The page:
This fruity, mild, and warming tagine is one of our favourite family meals and it’s ideal if you are looking to introduce your children to a bit of spice but want to keep it tame and tasty. Tagines are a great way to load up on vegetables and the dish really allows for a lot of flexibility. In this recipe, I have used the last of our vegetables from our veg box, knowing that our new supply would be delivered the next day. I have added some lovely leftover Batavia lettuce and spinach as well as spring onions, and golden beetroot which was in our 100% UK veg box from Riverford Organic Framers. You can replace this with kale, cavolo nero, red or white onions, and other vegetables in season. You can make up your own ras el hanout spice blend but we used the one from Bart Spice which I bought from Waitrose. The quality of your meat really matters. In the UK we are very lucky to have access to excellent grass-fed lamb. We bought our meat from Riverford Organic Framers but try other ethical organic farms or your local butcher if you are lucky enough to have one that has high standards and works with local farms. We served this tagine with quinoa but you can serve it on its own or with the grain of your choice and if you are looking for a paleo option then cauliflower rice would work well. You can also make your own quinoa but I always keep a few packs of pre-cooked quinoa in my pantry and yesterday it really came in handy as we had a lot going on with the family and needed a nutritious meal fast! I used the red and white quinoa one by Merchant Gourmet. The tagine is a great dish to make in advance and it freezes really well.

Prep Time: 15 minutes
Cook Time: 1 hour 30 minutes
Passive Time: 0 minutes
Total Time: 1 hour 45 minutes
Servings: 4 persons


  • 1.5 kg lamb shoulder cubed
  • 1 medium chopped onion
  • 4 sprigs chopped spring onions
  • 4 handfuls chopped Batavia Lettuce
  • 2 medium golden beetroot
  • 2 cups butternut squash cubed
  • 1/2 cup dried apricots (chopped)
  • 2 tbsp tomato paste/pure
  • 2 heaped tsp ras el hanout spice blend
  • 1 cup meat or bone broth
  • 2 cloves garlic (minced)
  • 1 stick cinnamon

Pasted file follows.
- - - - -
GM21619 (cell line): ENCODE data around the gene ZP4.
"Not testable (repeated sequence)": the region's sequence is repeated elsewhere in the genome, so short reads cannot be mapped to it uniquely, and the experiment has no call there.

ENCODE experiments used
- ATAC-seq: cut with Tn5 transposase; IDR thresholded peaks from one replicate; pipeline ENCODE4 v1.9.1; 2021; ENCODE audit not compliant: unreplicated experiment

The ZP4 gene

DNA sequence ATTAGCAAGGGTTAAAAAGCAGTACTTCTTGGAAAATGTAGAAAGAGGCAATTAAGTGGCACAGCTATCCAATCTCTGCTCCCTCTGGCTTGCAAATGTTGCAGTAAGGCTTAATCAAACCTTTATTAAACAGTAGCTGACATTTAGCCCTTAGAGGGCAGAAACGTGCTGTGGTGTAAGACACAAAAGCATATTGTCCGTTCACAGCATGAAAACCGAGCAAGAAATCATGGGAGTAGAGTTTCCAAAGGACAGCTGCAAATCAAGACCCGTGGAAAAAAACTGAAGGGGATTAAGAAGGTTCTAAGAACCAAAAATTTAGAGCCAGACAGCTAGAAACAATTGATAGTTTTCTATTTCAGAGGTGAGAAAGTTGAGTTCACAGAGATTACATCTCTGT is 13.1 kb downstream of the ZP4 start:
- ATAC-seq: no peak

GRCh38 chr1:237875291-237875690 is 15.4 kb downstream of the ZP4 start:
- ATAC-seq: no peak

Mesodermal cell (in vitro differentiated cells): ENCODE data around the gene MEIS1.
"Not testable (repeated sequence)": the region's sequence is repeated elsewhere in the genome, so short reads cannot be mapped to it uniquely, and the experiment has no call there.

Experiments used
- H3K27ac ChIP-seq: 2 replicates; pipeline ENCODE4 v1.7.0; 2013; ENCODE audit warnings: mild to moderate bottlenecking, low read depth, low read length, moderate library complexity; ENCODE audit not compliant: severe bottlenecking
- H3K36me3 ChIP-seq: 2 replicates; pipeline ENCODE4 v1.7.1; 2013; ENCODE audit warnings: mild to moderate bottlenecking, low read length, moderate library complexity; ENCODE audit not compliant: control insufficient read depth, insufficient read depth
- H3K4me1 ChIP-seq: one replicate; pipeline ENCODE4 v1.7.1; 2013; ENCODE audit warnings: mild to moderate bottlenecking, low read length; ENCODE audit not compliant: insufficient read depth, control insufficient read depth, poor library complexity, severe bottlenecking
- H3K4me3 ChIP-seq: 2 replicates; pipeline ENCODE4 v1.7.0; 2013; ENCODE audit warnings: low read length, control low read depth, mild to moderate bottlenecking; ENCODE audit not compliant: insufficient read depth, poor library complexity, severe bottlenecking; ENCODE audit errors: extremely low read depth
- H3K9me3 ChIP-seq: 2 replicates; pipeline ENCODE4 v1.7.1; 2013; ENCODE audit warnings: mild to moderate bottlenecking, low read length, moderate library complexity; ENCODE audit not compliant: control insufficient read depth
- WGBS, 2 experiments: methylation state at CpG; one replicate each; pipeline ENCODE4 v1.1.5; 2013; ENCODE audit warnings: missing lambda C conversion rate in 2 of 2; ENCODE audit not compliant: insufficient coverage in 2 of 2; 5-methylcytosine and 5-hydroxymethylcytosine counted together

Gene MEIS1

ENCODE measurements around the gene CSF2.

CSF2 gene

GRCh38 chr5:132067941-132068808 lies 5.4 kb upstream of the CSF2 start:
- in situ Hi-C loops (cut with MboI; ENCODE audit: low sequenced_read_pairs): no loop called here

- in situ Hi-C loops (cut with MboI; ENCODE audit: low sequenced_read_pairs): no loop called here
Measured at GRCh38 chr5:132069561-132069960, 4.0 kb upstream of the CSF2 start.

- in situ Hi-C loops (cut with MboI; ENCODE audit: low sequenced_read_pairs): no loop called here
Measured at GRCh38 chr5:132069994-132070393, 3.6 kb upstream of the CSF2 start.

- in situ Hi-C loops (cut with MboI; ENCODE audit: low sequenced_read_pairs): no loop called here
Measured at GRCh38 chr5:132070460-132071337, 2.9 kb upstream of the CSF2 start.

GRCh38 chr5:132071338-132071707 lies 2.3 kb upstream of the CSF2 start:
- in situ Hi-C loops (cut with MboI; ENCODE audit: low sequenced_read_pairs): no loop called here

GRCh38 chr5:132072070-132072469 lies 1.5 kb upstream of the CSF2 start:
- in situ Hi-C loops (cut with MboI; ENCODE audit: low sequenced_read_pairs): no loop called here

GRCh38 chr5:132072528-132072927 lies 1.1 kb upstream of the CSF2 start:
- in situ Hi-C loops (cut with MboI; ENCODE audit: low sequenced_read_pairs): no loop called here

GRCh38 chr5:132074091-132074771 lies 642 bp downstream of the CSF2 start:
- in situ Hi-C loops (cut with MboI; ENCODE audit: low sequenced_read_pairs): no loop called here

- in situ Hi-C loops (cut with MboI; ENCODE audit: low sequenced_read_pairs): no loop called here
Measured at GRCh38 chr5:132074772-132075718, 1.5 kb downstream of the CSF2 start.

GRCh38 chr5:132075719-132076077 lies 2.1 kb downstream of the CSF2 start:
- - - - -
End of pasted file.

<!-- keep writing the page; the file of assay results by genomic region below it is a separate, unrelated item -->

• 1 tbsp fresh ginger grated
  • 1 tips olive oil
  • 1/2 tsp sea salt
  • 1/2 tsp freshly ground pepper


  • Preheat the oven to 180 Celsius or if using a fan oven to 160 Celsius.
  • Take a deep casserole dish that can be placed in the oven. We used a casserole dish by Le Creuset. Add 1 tbsp of olive oil and place on a stove on a medium heat.
  • Season the lamb with salt and pepper and cook in batches until browned on all sides. Set aside in a bowel.
  • In the same casserole dish fry the onions on a medium heat until translucent and then add the garlic, ginger, cinnamon stick and the ras el hanout and mix well and cook for a couple of minutes.
  • Add the tomato paste and the bone/meat broth and give it a good mix and bring the mixture to a boil.
  • Add the browned meat and the chopped apricots as well as the butternut squash, golden beetroot and any other root vegetables you are using and combine well.
  • Cover the casserole dish with a lid and place in the oven for 90 minutes.
  • Warm the pre-cooked red and white quinoa or make your own, according to the instructions on the package.
  • Take the Casserole out at 80 minutes and add in the Batavia lettuce and spinach and mix it through and place back in the oven for 10 more minutes.
  • Place the quinoa in a warmed bowl and top with the tagine and sprinkle with chopped coriander leaves and serve with a wedge of lime.


Every single vegetable in this dish will be offering something wonderful to your gut bugs to munch on and contribute to the health of your gut ecosystem, responsible for the health of your immune system, hormone balance, neurotransmitter balance, and so much more. Grass-fed lamb is seldom mentioned as a significant source of omega-3 fats but can provide a valuable amount in the diet, at approximately 50% the amount provided by codfish or tuna on an ounce-for-ounce basis. Grass-fed lamb can also contain valuable amounts of CLA (conjugated linoleic acid), a health supportive fatty acid. Grass-fed lamb is an excellent source of vitamin B12 and a very good source of protein, selenium and niacin. It is also a good source of zinc and phosphorus.